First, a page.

Super Bowl fans had their privacy invaded by the technology, critics say. Law officials cite security. Were you one of the 100,000 fans and workers to pass through the stadium turnstiles at Sunday’s Super Bowl? Did you smile for the camera? Each and every face that entered Raymond James Stadium for the big game was captured by a video camera connected to a law enforcement control room inside the stadium.
TAMPA — Were you one of the 100,000 fans and workers to pass through the stadium turnstiles at Sunday’s Super Bowl? Did you smile for the camera?
Each and every face that entered Raymond James Stadium for the big game was captured by a video camera connected to a law enforcement control room inside the stadium.
In milliseconds, each facial image was digitized and checked electronically against the computer files of known criminals, terrorists and con artists of the Tampa Police Department, the FBI and other state and local law enforcement agencies.
Sunday’s Super Bowl was the first major sporting event to adopt the face-matching surveillance system. But the designers of the system expect other security-sensitive sporting events, ranging from the upcoming 2002 Winter Olympics in Salt Lake City to the hooligan-plagued soccer leagues in parts of Europe, to express great interest.
The point? To gain immediate identification of people who have past ties to illegal activities. Images of individuals captured by the database system are not stored permanently, but could be used on game day if there is criminal activity at the stadium or law enforcement officials see someone wanted for a serious crime.
The problem? Most Super Bowl fans had no clue their faces were being checked for matches with criminals.
“I find it disturbing,” said privacy expert Christine L. Borgman, professor and presidential chair in information studies at the University of California in Los Angeles. “It smacks of Big Brother societies that keep watch over people.”
Security officials counter that the database system is no more and possibly less intrusive than videotape cameras already in use at convenience stores, shopping malls or schools.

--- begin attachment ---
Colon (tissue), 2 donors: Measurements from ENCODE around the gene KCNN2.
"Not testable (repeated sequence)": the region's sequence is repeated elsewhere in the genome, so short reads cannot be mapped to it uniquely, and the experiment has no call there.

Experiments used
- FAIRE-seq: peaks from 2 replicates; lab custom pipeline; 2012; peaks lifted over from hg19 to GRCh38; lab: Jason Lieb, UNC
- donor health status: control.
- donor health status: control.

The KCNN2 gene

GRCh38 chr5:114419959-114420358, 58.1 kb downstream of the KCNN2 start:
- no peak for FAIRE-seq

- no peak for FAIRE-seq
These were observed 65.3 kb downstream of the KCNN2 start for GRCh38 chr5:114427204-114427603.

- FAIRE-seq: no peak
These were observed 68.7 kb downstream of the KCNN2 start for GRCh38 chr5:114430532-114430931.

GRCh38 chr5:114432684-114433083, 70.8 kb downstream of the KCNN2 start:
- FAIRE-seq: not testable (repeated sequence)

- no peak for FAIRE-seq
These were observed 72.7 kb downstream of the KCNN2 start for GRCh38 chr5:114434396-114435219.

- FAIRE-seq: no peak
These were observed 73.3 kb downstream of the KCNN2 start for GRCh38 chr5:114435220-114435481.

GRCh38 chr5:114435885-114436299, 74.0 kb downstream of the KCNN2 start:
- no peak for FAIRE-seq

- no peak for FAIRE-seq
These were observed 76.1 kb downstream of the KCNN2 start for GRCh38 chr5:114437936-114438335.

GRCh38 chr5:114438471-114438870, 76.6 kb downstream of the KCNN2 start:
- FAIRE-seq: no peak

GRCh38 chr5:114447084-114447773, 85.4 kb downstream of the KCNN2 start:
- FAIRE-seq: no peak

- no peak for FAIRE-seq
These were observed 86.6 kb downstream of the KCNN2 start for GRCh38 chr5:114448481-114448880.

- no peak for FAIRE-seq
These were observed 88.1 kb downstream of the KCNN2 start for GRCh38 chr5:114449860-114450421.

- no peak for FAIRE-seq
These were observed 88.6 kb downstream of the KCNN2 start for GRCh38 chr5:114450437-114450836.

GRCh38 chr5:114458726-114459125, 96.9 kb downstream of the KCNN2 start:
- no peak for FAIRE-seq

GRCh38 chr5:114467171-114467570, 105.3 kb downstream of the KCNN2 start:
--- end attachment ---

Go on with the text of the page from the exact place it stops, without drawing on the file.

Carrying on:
In cooperation with the Tampa Sports Authority, the Super Bowl surveillance system was also used this past week at the NFL Experience adjacent to the stadium.
The system, which relies on “biometric” technology to recognize faces, continues to be used by the Tampa Police Department in Ybor City, where 22 cameras monitor the entertainment district. Police have used cameras to watch for fights and crime in Ybor for several years, but recently those cameras were linked directly to the police department’s own database of mug shots.
“Places where large crowds are present, such as sporting events, are tempting targets for all types mischief, criminal behavior and larger threats,” said Tom Colatosti, president of Viisage Technology in Littleton, Mass., whose software runs the face-identification system known as “FaceTrac.”
“The security undertaking for a game like the Super Bowl is extraordinary,” he said. “Law enforcement is concerned about potential problems ranging from scalping tickets and pickpockets to aerial anthrax attacks.”
At Sunday’s Super Bowl, any individuals matched with photo files in the database could be questioned or detained by officers of the joint task force who were circulating throughout the stadium complex.
Several technology executives said Tuesday that their surveillance system did match a few fan faces with database mugs during the Super Bowl event.
However, Tampa Police Department spokesman Joe Durkin said the system did not match any known con artist or terrorist, and there were no resulting arrests. The Police Department’s network of cameras operating in Ybor’s entertainment district was upgraded and tied to the new face-recognition system “within the last couple of weeks,” Durkin said.
Is the new surveillance system the latest twist on Big Brother? Face-matching surveillance already is well established at more than 70 casinos. But the system’s biggest opportunities lie in more benign functions: Identifying customers at ATMs or participants in welfare programs, and screening people who want to enter secure workplace areas.
At Raymond James Stadium, surveillance system cameras were focused only on people entering at turnstiles. No cameras were used inside to pan the fans inside. But cameras did sweep the crowds at the NFL Experience, indicating the growing reach of database systems to try and match faces even in large groups.
At UCLA, professor Borgman questioned the technical ability of a system to identify individual faces so quickly.
“If these surveillance systems spread, there may be a considerable margin of error in determining the identity of people who get snagged,” she said. “And that is a big price to pay for your civil rights.”
Author: ROBERT TRIGAUX
News Service: St. Petersburg Times sptimes.com